Shorter days mean less sunlight, which can significantly impact people’s mental health and lead to seasonal affective disorder (SAD). Those with opioid use disorder may be tempted to use substances to manage their seasonal depression.

Ways to Protect Your Sobriety in the Winter

If the cold weather in the Northeast impacts your well-being, it’s time to take action. Here are some steps to help safeguard your recovery from opioid addiction during the winter.

Engage in Healthy Habits

Some people slip into unhealthy habits during the winter, such as inactivity and poor eating, which can lead to relapse. You can keep your health on track by:

  • Creating an indoor exercise routine for when you can’t go outside.
  • Going to bed and getting up at the same time each day.
  • Eating three nutritious meals and healthy snacks throughout the day.
  • Practicing meditation or other relaxation techniques.

Create a Go-to List of Fun Activities

When you feel depressed, seeking out substances that once made you feel better can be tempting. Engage in activities you know will improve your mood and keep cravings at bay to protect your recovery. Common winter activities you can enjoy include:

  • Taking a hot bath.
  • Having a game night with friends or family.
  • Watching your favorite movies or TV shows.
  • Finding seasonal activities you can look forward to each year.

Reach Out to Your Loved Ones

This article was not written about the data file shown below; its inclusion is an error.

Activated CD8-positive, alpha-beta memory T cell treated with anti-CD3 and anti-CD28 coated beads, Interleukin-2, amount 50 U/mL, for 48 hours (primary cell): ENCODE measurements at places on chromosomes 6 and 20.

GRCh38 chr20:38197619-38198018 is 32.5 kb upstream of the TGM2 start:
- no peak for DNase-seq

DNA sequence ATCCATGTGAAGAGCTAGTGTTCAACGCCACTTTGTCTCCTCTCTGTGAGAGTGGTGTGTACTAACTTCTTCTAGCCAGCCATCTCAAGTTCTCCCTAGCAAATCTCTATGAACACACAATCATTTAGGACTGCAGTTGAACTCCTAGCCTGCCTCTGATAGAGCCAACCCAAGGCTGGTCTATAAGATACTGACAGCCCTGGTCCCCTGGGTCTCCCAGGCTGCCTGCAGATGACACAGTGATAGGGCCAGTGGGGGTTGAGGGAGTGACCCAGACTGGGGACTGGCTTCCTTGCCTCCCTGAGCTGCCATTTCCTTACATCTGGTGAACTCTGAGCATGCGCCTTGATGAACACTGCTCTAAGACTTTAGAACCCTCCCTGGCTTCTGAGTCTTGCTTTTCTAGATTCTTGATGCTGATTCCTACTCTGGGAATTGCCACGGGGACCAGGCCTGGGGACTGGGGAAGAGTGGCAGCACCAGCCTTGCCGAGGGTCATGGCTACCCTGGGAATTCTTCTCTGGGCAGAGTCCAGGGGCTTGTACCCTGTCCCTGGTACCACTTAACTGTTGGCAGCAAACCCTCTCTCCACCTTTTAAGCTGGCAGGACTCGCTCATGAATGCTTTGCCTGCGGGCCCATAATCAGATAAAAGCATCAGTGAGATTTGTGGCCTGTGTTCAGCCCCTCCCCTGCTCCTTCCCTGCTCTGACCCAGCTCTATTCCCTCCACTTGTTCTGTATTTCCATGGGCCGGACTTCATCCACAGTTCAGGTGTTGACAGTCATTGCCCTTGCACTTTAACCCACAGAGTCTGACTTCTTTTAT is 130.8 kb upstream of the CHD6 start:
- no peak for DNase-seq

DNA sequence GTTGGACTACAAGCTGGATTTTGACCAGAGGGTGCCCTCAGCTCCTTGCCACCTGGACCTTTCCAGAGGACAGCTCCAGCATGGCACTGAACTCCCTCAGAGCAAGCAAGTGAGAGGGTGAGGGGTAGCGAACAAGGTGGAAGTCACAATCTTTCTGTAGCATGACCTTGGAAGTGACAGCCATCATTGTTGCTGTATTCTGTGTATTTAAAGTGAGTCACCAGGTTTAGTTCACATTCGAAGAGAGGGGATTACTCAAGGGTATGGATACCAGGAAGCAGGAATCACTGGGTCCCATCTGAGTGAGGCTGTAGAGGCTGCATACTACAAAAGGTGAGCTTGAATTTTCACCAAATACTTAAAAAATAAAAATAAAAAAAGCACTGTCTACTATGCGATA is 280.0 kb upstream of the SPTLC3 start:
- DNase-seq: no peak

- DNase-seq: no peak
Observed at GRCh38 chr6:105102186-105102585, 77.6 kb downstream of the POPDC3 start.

Winter can be an isolating time for many people, and you are not alone. If you need a helping hand on your recovery journey, reach out to your support system to share your struggles or enjoy a light-hearted, mood-lifting conversation.

Our HCRC Locations

The Northeast is a beautiful place to live, but winters can rush in harshly and quickly. If you find the cold weather threatening your recovery this season, reach out to Health Care Resource Centers. We have several locations in multiple states in the New England area and are here to support you every step of the way. Find the location closest to you in:

  • Maine: Lewiston and Portland
  • New Hampshire: Hudson, Newington and Somersworth
  • Massachusetts: Attleboro, Boston, Chelsea, Chicopee, Greenfield, Jamaica Plain, New Bedford, Northampton, Peabody, Westfield and Woburn
  • Connecticut: Hartford

Get Help Maintaining Your Recovery This Winter

Whether you’re in recovery or resumed or experienced a recurrence of substance use, Health Care Resource Centers can help you get through New England winters. We offer medication-assisted treatment (MAT) and personalized, compassionate care to help you address the challenges you face. We understand that recovery is a journey and that some seasons are more difficult than others. Our team will help you receive the support you need. We can provide options like counseling and methadone treatment to help you make progress this winter.

Reach out to us today to learn more.

Medically Reviewed By:

Health Care Resource Centers Clinical Team

Health Care Resource Centers Clinical Team

Health Care Resource Centers Clinical Team

The Clinical Team at Health Care Resource Centers is our team of physicians and medical directors within the organization. HCRC is a CARF accredited organization and has been providing addiction treatment services for over 32 years in the New England area.